Once you plant the crown, you leave it alone until after it has died back in the Winter. I would NOT cut any shoots off during the second year either, as you want the plants to grow new shoots for the following year. Each year, a shoot will come back thicker than the previous year, along with sibling spears.
My procedure has been the same every year, with this year having asparagus for over 6 weeks, despite having early warm weather followed by killing freezes, which kill off most of the shoots that were already up! (I harvested all the shoots as they would die from the freeze).
I start cutting shoots as soon as they sprout in Spring, provided they are thicker than a ball point pen.
After the first several weeks of harvesting, I then allow two shoots out of each batch that breaks the ground to grow, and harvest any new shoots that crowd the first two, but also leave any others that come up singly, so I soon have a hedge of asparagus ferns. I find the BEST tasting spears are the oldest fattest spears, and LEAVE most that are pencil sized for the following years. In spite of three spaced hard freezes this year, I picked about 15 pounds of Asparagus from March to mid April!
The BEST way to cook/enjoy asparagus is to lay them flat in a cast iron or non stick fry pan in a single layer. Almost cover with water, then Bring the heat up to high before putting the pan on the burner, so the water boils quickly! As soon as the water boils for a minute, remove and drain the water add two pats of butter to the pan and melt over med low heat, coating the spears, remove to a flat dish and quickly top with grated parmesan, UMM GOOD!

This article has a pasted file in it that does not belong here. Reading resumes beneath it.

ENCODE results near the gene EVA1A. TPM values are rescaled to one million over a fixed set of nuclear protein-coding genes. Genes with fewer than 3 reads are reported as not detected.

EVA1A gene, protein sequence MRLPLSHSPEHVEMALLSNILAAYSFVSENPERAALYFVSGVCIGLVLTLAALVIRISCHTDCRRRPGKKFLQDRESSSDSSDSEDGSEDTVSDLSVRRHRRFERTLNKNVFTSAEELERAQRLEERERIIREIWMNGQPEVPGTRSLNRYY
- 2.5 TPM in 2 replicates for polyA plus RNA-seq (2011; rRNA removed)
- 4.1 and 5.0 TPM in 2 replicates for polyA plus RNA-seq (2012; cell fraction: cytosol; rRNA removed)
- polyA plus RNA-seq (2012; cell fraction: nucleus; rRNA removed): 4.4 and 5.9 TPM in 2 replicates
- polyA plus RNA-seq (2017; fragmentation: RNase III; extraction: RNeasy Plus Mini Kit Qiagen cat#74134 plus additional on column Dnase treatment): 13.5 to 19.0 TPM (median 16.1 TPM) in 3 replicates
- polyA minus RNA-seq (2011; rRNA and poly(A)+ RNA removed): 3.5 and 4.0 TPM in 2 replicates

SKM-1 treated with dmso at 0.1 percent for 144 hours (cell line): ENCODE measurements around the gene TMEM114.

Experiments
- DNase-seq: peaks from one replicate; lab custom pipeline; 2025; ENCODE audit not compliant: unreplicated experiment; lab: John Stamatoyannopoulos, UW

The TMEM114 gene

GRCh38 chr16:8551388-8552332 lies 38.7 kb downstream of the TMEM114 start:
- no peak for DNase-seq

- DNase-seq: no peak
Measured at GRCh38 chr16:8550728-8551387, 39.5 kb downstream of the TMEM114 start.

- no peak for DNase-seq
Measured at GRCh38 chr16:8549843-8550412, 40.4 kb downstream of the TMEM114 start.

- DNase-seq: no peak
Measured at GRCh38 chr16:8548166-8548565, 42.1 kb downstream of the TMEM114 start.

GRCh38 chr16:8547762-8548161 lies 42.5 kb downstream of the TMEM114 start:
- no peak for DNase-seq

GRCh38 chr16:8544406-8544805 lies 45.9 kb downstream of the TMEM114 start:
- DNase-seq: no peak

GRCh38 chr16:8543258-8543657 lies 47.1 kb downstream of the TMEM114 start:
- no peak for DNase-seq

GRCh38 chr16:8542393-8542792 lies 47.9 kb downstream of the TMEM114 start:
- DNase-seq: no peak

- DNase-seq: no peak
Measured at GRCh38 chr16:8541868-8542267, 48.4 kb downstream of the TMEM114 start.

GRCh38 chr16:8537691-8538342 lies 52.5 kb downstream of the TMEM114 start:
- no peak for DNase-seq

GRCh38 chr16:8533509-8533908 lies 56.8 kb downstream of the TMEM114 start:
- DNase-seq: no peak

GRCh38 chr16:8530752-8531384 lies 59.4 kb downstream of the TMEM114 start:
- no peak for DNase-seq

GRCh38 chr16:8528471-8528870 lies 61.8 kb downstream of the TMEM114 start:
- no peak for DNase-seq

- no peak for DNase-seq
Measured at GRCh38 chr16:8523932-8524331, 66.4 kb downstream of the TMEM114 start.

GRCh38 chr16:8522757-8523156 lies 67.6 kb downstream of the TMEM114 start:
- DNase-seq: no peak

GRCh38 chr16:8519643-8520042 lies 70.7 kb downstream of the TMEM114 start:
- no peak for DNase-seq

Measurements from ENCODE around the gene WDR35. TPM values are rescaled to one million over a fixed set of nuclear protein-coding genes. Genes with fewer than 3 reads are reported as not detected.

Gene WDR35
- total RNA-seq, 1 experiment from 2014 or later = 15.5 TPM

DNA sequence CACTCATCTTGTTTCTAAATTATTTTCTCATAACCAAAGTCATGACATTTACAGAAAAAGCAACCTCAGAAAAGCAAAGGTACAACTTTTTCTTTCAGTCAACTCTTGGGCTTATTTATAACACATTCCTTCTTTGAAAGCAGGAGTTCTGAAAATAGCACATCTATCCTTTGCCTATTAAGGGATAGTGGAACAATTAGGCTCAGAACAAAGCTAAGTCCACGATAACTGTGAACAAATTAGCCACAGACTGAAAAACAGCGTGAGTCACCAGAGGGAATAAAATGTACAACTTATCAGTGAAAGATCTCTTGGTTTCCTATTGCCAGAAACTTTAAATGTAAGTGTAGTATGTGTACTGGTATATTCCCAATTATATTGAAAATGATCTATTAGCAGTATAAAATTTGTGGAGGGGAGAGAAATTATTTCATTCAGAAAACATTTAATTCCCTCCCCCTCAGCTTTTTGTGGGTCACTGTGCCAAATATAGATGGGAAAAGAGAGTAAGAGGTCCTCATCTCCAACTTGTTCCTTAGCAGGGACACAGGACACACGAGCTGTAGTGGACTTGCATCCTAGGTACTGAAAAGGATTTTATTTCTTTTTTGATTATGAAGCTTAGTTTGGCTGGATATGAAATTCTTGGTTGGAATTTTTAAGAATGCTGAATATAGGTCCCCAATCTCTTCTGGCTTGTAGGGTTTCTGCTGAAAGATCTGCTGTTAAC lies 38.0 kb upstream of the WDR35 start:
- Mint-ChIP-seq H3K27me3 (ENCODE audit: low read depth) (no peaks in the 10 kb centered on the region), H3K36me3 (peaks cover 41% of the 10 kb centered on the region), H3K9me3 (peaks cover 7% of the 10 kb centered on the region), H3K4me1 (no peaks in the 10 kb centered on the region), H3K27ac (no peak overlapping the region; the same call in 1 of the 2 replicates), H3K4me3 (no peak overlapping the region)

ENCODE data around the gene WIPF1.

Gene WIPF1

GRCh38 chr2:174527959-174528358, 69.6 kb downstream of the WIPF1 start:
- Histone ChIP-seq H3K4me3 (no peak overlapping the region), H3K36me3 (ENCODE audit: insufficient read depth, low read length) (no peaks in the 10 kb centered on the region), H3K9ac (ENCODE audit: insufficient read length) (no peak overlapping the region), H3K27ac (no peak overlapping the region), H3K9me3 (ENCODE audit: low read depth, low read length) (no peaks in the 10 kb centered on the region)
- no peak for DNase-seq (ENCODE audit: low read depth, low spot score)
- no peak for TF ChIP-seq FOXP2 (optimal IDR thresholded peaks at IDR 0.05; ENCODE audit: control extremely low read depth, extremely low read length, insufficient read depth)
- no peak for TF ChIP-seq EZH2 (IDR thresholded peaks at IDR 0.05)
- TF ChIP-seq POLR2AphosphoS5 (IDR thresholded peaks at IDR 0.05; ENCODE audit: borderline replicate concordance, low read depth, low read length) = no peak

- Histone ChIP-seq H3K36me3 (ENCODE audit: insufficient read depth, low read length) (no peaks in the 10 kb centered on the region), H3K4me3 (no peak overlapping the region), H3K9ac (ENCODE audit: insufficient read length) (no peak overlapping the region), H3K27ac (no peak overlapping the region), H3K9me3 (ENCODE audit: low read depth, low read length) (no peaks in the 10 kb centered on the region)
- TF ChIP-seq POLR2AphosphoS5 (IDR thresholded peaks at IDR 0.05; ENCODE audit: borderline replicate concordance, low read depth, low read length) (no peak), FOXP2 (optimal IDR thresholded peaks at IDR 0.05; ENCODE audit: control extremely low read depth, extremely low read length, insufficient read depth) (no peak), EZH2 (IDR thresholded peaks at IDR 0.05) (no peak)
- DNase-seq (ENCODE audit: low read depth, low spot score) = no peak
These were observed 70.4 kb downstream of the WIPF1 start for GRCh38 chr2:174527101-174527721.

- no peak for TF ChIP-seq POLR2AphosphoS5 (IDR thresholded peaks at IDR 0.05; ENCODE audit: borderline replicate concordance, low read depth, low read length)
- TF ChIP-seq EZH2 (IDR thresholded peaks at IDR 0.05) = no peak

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jal_ut
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Re: Asparagus - Year 2

I hope you are not trying to grow asparagus in containers? It needs to go in the ground.
Gardening at 5000 feet elevation, zone 4/5 Northern Utah, Frost free from May 25 to September 8 +/-

ACW
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Re: Asparagus - Year 2

Asparagus envy coming at you all from London England .
Five or was it 6 years ago I bought from the farmers market seedlings that went in my veg bed .

Some of the 12 have survived ,but all they do is send up a single shoot,one is reaaly thick the others are pencil size.
Hope some one can sugest ways of getting production next year,I have left the single stems to fern out!
A gardener with a small shady back garden and a balcony with containers ,
biggest problem not enough sunshine !

Yearoundgardener
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Re: Asparagus - Year 2

ACW wrote:Asparagus envy coming at you all from London England .
Five or was it 6 years ago I bought from the farmers market seedlings that went in my veg bed .

Some of the 12 have survived ,but all they do is send up a single shoot,one is reaaly thick the others are pencil size.
Hope some one can sugest ways of getting production next year,I have left the single stems to fern out!

I would cut the "Thick" shoot off at the ground level, and eat it! Once cut, the root underneath will send out several more shoots
which will thicken each year! So do you see how it works? Like pruning a tree or bush, when you cut off a growth shoot, it will send out many smaller shoots that thicken in future years.
So cut the spears that you feel are big enough to eat, it will then send slender ones up, and the process repeats, each year!
They also like regular watering so as not to dry out, for faster growth!